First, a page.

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English Heritage




Army of National Trust volunteers builds new home for fascinating Essex collection

A magnificent collection of woodworking tools once belonging to a master craftsman from Essex will be unveiled in their new home on Wednesday (April 4) – thanks to an army of dedicated volunteers from the National Trust who worked tirelessly to renovate a dilapidated building.

The Saunders Tools Collection contains nearly 650 items once belonging to Bryan Saunders, a renowned woodcarver who spent his entire career in Coggeshall, near Colchester.

His daughter Janet donated the tools to the National Trust and they have been housed in a temporary display at Coggeshall Grange Barn. Now, volunteers working for the Trust have converted an old cow byre at Grange Barn into a dedicated museum space.

Stuart Banks, the National Trust’s warden at Coggeshall Grange Barn, said:

“The Saunders Tools Collection is an unusual and fascinating glimpse into the life’s work of a master craftsman. Many of our local visitors can remember Bryan Saunders and his workshop, so they appreciate the importance of this exhibition being housed at the heart of the local community.”

Mr Saunders was a well-known figure in the village and worked in the trade for more than 60 years after becoming an apprentice in 1907, at the age of 14.

The inside of the cow barn has been completely redesigned and refurbished to showcase the collection in a contemporary way, while maintaining the feel of a traditional woodcarver’s workshop.

Mr Banks added: “Almost all of the work was undertaken by volunteers - they completed all of the joinery and built the internal walls, the ceiling and a replica door. The National Trust is a charity and their efforts meant we could complete the project at a fraction of the cost, so we are very grateful. The professionalism of the finished exhibition does justice to this fascinating collection and brilliantly highlights the life and skill of a prominent local figure.”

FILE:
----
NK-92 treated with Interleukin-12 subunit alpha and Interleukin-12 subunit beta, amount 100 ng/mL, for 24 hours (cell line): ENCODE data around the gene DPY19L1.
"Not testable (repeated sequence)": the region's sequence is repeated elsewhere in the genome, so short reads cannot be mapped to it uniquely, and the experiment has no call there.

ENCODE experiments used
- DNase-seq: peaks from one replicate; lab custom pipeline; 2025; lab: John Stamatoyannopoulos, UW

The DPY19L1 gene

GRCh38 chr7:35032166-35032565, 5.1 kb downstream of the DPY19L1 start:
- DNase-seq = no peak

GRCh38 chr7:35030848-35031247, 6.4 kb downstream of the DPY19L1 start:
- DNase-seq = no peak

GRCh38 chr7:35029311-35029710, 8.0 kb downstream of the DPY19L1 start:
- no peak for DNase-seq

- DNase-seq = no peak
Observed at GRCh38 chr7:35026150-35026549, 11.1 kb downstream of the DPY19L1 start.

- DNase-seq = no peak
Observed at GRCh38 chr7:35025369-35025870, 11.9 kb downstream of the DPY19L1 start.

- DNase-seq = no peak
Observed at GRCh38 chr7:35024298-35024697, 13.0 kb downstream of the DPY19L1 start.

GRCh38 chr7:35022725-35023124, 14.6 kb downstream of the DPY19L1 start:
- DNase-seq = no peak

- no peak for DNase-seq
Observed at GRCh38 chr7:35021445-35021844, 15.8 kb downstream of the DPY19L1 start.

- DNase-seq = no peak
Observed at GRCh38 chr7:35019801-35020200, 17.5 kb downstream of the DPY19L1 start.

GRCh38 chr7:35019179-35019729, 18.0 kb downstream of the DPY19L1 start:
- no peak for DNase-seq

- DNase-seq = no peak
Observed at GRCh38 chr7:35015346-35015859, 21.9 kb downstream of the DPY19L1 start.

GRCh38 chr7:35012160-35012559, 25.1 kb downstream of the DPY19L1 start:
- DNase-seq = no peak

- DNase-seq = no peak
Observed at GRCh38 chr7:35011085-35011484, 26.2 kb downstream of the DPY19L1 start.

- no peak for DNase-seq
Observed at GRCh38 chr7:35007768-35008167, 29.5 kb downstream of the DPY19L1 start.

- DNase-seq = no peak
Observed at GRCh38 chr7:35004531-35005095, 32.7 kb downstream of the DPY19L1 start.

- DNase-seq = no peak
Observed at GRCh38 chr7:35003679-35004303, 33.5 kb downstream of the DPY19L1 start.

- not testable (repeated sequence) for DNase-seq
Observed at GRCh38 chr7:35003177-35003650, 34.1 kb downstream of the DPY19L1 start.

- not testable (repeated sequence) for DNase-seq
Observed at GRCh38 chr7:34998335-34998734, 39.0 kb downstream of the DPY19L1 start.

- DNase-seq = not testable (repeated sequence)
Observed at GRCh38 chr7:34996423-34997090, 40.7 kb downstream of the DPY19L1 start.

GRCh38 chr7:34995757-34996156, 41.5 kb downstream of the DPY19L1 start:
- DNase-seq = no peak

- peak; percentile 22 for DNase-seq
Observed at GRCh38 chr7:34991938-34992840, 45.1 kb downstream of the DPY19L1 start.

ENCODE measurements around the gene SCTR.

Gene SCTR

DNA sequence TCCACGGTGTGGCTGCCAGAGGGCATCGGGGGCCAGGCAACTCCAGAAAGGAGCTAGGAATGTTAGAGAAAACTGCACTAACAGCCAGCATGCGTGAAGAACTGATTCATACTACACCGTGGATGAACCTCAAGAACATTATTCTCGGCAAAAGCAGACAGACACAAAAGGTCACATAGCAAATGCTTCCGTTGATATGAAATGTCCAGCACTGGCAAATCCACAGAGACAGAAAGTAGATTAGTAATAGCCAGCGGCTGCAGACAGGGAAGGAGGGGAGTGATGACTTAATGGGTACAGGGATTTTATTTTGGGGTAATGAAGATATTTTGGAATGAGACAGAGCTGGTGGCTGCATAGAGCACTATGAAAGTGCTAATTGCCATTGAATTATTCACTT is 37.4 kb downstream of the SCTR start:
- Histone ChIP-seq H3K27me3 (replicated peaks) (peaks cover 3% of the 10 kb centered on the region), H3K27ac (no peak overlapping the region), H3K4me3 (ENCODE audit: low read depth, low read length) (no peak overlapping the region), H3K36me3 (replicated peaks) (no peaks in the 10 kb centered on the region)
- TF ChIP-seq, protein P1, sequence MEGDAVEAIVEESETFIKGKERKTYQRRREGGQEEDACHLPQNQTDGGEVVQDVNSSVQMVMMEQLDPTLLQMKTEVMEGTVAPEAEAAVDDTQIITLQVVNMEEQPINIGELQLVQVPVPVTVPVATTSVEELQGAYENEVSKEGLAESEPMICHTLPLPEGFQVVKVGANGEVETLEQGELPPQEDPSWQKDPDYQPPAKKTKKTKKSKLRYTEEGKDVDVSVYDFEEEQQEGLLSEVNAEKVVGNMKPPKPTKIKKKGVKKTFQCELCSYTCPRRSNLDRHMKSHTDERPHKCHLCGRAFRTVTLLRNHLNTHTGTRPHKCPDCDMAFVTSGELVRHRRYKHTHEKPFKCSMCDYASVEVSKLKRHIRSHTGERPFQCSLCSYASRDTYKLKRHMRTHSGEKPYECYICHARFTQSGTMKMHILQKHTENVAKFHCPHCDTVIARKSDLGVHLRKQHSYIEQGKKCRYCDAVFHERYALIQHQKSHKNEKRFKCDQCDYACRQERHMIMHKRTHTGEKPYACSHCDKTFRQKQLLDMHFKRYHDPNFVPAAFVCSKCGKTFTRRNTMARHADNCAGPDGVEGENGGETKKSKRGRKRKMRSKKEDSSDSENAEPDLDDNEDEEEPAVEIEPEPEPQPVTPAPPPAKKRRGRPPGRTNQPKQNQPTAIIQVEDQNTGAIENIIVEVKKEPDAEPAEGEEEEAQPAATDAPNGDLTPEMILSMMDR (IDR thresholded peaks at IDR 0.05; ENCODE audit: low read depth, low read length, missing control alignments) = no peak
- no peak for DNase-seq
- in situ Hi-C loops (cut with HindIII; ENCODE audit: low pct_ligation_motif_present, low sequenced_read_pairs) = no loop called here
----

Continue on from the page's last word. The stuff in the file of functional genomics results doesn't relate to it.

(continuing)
Volunteer Jeff Andrews, of Tolleshunt D’Arcy, said: “It was a real pleasure to be part of a great team of volunteers, working together for nearly four years, and I learned a lot about the unique and specialised craft of wood carving. I also gained a lot of knowledge from the training provided by the National Trust, such as the principles of conservation, the creation of a database for eventual upload on to the internet, photographic techniques and new IT skills.”

Jeff grew up in Coggeshall and knew both Bryan and Janet Saunders when they were alive, so the completion of the project held special poignancy for him.

He added: “It was also a personal pleasure of mine to meet a promise I gave to Janet Saunders, that the gift of her father’s tools would be fully documented for posterity and properly displayed as a tribute to his work.”

2 April 2012